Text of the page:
‘Super Sub’- in sport, it’s bittersweet. You’re a legend to the fans scoring a goal off the bench, but is it really a tag you want as a player? Ole Gunner Solskjaer is one of the best known examples of a super sub. He seems to be about to play the role again at Manchester United, this time as a manager. But when it comes to business models, the ‘Super Sub’ is different- I believe it should always be one of the top picks on a fund manager’s team sheet.
Subscription based business models have grown in prominence over the last two decades. Tech companies are now leveraging the scalability of software and are using global internet distribution to capture value. But knowing this doesn’t guarantee success, so how do we identify the good ones? The ‘Super Subs’ – if you will. Software-as-a-service (or SAAS) companies, are one of the areas where the economic bounds of this model are being pushed the most – look at Netflix, for example. So what are the attributes that we’re looking for in this segment of the market?
High retention rates are a great sign for a subscription business. With SAAS businesses, a retention rate of >95% indicates strong product-market fit. This is a signal of demand. In essence, ‘product-market fit’ is when a customer is actively seeking the very solution that the business provides. The product is bought rather than sold and the virtuous effect of this is that the customer acquisition cost is low and customers therefore have a high lifetime value. With a scalable product like software this can have huge economic consequences, especially when reliable monthly/annual payments are made before a product is delivered, thus generating reliable cash flow.
Desire to improve
Next- the rate of product innovation. Most SAAS businesses have a core product. It is important to understand how this product is evolving and whether the company is successfully attaching new functionality to it. This is often referred to as the ‘attach rate’ and can be a strong source of cheap revenue growth. A strong attach rate can mean net retention rates are >100% (i.e. the company can effectively grow its revenue without winning new customers). So product innovation drives new sources of revenue, the incremental cost of which is very low. It also means great revenue visibility.
Willing to grind out results
Sales strategy is also vital. Attaching new sales to existing customers is usually done by a ‘farmer’ but when there is still opportunity to find new customers, the ‘hunters’ are key. With many SAAS businesses, it makes sense to invest most of the profits in additional hunters and farmers. The goal is to leverage the scalability of software. But sales people don’t come cheap and measuring sales productivity and targeting the right markets/segments can make or break the economics of growth. As such, the sales motion needs to adapt to different customer types and be willing to evolve as the business grows.
No shortage of ambition
When a company reinvests most of its profits in growth it initially looks low quality and very expensive on traditional profit multiples. But this is a choice. The trade-off is that if successful, the future scale and dominance (thus value) of a subscription business will be greatly enhanced. Whilst income statement profitability during growth can be negative this can often be flipped by simply limiting the sales team numbers. We focus on profitability at maturity which can be fairly easy to estimate based on this arithmetic. We also spend more time building up the free cash flow margins rather than profits. Cash generation can be surprisingly high, even during the growth phase as software capital intensity is usually low and working capital can be negative due to being paid so early by customers and not having any inventory to manage.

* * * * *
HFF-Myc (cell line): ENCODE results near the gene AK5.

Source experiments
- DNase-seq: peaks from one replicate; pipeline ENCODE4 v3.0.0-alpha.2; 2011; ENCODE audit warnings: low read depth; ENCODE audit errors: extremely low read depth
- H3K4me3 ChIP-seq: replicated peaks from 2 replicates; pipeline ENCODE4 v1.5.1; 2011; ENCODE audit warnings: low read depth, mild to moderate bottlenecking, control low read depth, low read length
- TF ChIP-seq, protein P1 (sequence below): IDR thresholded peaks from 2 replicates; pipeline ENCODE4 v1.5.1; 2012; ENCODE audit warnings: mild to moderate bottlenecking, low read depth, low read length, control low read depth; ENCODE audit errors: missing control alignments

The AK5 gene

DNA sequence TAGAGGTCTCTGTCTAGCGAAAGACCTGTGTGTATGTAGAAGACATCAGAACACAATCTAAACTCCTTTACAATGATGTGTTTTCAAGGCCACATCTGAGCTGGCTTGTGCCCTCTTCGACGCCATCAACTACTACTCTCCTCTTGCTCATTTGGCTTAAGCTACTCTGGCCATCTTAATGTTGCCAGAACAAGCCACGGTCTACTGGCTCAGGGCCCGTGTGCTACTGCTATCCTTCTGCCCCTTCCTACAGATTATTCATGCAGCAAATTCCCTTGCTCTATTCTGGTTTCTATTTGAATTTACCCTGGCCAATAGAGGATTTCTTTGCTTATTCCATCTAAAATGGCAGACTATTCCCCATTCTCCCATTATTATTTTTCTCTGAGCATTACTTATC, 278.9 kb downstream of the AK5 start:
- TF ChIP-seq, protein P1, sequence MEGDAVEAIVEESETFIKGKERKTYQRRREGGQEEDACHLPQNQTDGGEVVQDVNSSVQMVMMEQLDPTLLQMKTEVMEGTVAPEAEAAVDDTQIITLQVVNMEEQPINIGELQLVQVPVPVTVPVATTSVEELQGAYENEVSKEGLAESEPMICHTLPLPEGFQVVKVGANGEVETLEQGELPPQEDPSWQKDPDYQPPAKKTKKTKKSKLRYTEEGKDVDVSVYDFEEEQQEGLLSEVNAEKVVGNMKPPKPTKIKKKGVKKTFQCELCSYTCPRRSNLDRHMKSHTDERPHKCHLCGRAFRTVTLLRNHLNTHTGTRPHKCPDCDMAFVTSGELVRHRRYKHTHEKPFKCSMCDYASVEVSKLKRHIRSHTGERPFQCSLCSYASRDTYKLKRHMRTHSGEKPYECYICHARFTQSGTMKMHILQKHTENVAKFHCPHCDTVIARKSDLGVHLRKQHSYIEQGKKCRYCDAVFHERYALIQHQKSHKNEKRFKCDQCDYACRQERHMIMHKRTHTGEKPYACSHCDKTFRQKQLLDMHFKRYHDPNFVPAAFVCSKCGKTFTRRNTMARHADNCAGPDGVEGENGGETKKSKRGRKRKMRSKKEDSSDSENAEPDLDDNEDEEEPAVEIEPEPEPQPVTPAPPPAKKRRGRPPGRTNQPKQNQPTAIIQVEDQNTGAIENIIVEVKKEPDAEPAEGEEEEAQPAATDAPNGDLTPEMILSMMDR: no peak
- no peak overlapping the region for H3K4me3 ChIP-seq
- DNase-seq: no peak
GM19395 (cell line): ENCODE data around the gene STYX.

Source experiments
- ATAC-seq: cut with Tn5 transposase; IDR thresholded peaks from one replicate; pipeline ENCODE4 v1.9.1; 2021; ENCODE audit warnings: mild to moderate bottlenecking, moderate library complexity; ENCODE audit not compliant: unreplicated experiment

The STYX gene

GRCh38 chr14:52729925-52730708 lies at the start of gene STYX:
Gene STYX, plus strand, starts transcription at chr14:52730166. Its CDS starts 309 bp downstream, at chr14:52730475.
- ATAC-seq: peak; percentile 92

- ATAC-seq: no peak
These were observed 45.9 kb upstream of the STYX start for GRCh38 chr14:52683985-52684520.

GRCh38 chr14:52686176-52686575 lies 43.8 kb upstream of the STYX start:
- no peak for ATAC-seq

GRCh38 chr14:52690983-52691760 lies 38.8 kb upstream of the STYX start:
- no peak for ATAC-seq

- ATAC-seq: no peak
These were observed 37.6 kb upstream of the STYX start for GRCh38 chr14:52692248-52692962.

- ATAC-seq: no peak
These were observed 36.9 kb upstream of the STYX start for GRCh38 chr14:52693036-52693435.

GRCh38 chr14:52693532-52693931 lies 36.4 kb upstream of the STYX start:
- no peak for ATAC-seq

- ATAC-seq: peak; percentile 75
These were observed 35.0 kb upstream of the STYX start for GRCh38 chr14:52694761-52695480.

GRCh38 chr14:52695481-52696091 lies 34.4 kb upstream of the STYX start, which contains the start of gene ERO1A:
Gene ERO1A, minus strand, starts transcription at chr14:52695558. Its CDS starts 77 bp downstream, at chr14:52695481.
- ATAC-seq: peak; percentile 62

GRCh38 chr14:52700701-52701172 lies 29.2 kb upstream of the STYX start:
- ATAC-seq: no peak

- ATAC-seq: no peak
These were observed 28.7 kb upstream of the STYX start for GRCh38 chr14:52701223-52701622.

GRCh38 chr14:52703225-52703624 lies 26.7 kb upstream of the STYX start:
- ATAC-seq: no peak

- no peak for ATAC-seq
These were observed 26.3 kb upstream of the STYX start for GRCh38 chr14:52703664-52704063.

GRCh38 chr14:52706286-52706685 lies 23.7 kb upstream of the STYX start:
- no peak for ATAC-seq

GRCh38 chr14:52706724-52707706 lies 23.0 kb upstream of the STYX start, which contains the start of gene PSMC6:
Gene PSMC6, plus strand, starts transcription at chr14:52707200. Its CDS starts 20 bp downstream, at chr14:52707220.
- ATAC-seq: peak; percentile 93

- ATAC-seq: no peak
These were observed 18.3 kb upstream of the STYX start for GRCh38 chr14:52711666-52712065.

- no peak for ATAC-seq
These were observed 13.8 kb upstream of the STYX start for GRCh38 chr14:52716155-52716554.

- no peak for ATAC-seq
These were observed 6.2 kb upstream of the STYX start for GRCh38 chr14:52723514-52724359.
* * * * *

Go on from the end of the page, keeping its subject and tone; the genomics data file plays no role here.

Plays the percentages
But how do we know when the business is mature? This will ultimately determine whether reinvestment in growth today is economic and how we value the business. Here, accurately assessing the total addressable market (TAM) is key. We often see very large and vague numbers being projected by management. As such, we like an unambiguous and detailed bottom up analysis of the TAM to be clearly articulated.
In summary, as a rule of thumb we must assess retention rates, rate of innovation, sales motion and capital intensity and then have a clear view of the trade-off between the TAM and near-term profitability. If the TAM is large, reinvesting your profits can deliver high and fairly predictable rates of growth for a decade or more. Execution is never guaranteed and growth is rarely linear, but if you think you spot a Super Sub, it’s probably a good idea to have it in the starting line-up.
Opinions and views from the Equities team at Kames Capital are not an investment recommendation, research or advice and should not be considered as such. Content discussing investment strategies and stocks is derived from and solely relates to the investment management activities of Kames Capital.
About the author
Craig Bonthron is an investment manager in the Equities team, responsible for co-managing global equities portfolios. He joined us in 2014 from SWIP, where he was investment director in global equities. In addition Craig also had analysis responsibilities for the tech, energy and utility sectors. Prior to SWIP, he was a portfolio manager at Kleinwort Benson Investors, a member of the global environmental equity team. Craig has a 1st Class honours degree in Building Surveying, an MSc with Distinction in Business Information Technology Systems from Strathclyde Business School. He has 17 years’ industry experience*.
*As at 30 November 2018.